Rice, wheat, and other staple crops lose nutrients when exposed to high levels of carbon dioxide in the atmosphere, according to recent studies.
Samuel Myers, principal research scientist at the Harvard T.H. Chan School of Public Health and director of the Harvard-based Planetary Health Alliance, and colleagues have conducted studies in which crops are grown bathed in air that simulates the predicted atmospheric conditions at the end of the 21st century, when global levels of CO2 are expected to increase. The studies showed declines in protein, iron, and zinc in wheat, and declines in iron and zinc in soybeans and field peas.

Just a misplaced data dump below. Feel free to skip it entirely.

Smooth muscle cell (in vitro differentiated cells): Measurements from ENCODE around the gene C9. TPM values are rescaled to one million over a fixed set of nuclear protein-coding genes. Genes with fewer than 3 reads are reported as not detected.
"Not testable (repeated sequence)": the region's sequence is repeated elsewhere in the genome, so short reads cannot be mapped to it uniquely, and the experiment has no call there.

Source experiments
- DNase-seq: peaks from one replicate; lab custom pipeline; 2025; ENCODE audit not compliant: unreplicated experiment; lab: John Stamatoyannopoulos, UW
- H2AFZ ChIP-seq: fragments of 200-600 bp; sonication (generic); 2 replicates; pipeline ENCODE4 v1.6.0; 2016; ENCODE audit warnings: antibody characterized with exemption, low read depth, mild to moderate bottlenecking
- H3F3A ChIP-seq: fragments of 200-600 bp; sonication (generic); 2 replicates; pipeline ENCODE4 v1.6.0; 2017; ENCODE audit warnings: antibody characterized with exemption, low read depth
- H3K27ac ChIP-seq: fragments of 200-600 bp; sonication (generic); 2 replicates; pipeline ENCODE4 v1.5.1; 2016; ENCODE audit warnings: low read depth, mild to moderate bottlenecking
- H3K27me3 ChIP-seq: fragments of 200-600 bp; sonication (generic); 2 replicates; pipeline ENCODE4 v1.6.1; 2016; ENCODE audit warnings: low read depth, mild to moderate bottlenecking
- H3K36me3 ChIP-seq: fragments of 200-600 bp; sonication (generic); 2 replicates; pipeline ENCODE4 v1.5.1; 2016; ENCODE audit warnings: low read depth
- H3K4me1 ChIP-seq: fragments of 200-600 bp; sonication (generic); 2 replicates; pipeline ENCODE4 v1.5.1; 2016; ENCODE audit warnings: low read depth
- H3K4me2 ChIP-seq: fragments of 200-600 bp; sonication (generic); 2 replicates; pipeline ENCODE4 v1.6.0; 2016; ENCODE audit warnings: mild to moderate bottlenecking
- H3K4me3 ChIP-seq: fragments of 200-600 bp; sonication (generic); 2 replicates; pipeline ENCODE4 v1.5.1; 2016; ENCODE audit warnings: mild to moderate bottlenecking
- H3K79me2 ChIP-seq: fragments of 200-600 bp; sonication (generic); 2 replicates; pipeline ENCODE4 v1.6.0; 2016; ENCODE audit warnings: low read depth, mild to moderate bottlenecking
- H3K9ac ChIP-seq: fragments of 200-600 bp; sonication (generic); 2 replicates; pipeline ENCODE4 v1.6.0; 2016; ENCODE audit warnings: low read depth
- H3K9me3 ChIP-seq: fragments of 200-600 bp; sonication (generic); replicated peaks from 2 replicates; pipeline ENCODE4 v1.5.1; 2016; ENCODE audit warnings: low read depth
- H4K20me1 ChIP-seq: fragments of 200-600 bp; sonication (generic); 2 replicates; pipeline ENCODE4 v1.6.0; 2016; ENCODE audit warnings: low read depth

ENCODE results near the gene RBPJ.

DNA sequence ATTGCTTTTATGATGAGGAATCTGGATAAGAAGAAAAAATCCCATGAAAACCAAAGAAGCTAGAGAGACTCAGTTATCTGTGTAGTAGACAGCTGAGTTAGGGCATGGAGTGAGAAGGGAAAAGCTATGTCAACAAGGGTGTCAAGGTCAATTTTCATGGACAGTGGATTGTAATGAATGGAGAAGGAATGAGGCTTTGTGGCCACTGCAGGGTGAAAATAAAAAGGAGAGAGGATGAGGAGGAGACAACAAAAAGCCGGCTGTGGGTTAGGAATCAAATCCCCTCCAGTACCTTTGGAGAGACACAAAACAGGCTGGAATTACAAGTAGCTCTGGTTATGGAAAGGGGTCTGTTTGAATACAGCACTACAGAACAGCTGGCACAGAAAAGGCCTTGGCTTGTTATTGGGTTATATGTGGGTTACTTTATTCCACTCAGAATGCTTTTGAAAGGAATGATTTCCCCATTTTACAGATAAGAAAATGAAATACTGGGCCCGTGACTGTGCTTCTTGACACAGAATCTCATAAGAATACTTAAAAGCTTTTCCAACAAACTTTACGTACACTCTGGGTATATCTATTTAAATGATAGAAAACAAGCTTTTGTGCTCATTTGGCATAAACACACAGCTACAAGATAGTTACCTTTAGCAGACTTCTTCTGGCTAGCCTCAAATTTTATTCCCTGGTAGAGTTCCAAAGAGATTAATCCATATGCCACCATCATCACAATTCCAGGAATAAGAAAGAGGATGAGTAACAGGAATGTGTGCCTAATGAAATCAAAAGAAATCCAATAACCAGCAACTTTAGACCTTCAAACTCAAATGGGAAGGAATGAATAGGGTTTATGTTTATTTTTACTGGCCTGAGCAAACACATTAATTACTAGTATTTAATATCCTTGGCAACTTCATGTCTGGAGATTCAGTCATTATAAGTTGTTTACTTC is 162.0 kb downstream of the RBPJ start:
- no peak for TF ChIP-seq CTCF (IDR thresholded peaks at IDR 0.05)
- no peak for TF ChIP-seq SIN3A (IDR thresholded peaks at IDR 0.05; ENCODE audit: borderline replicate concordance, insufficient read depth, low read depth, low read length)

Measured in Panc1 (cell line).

In a June 19, 2018 story on NPR’s Morning Edition, Myers said that these sorts of declines could be a big problem for populations who rely on wheat, soybeans, or peas to provide a meaningful amount of these nutrients and who may already be at risk of nutrient insufficiencies.
“There’s quite high global vulnerability to these effects, and we’re likely to see really significant health impacts from these nutrient changes,” he said.
Read NPR article: As carbon dioxide levels rise, major crops are losing nutrients
Change in the air (Harvard Public Health)
Millions may face protein deficiency as a result of human-caused carbon dioxide emissions (Harvard Chan School news)